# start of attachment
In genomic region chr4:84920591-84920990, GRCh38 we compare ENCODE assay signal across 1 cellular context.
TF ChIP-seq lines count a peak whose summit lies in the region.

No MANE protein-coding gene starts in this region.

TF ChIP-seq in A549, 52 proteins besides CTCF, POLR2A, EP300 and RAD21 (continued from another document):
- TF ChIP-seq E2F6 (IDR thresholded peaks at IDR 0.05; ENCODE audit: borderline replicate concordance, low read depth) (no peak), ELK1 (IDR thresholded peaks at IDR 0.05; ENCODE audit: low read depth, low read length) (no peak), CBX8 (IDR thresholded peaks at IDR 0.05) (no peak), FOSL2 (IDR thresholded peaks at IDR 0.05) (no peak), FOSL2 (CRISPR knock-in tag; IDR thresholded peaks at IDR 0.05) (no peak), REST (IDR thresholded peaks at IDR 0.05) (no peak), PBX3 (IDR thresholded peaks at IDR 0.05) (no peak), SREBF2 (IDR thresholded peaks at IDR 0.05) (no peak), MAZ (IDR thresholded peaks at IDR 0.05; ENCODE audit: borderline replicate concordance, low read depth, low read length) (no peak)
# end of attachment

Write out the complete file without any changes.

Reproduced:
In genomic region chr4:84920591-84920990, GRCh38 we compare ENCODE assay signal across 1 cellular context.
TF ChIP-seq lines count a peak whose summit lies in the region.

No MANE protein-coding gene starts in this region.

TF ChIP-seq in A549, 52 proteins besides CTCF, POLR2A, EP300 and RAD21 (continued from another document):
- TF ChIP-seq E2F6 (IDR thresholded peaks at IDR 0.05; ENCODE audit: borderline replicate concordance, low read depth) (no peak), ELK1 (IDR thresholded peaks at IDR 0.05; ENCODE audit: low read depth, low read length) (no peak), CBX8 (IDR thresholded peaks at IDR 0.05) (no peak), FOSL2 (IDR thresholded peaks at IDR 0.05) (no peak), FOSL2 (CRISPR knock-in tag; IDR thresholded peaks at IDR 0.05) (no peak), REST (IDR thresholded peaks at IDR 0.05) (no peak), PBX3 (IDR thresholded peaks at IDR 0.05) (no peak), SREBF2 (IDR thresholded peaks at IDR 0.05) (no peak), MAZ (IDR thresholded peaks at IDR 0.05; ENCODE audit: borderline replicate concordance, low read depth, low read length) (no peak)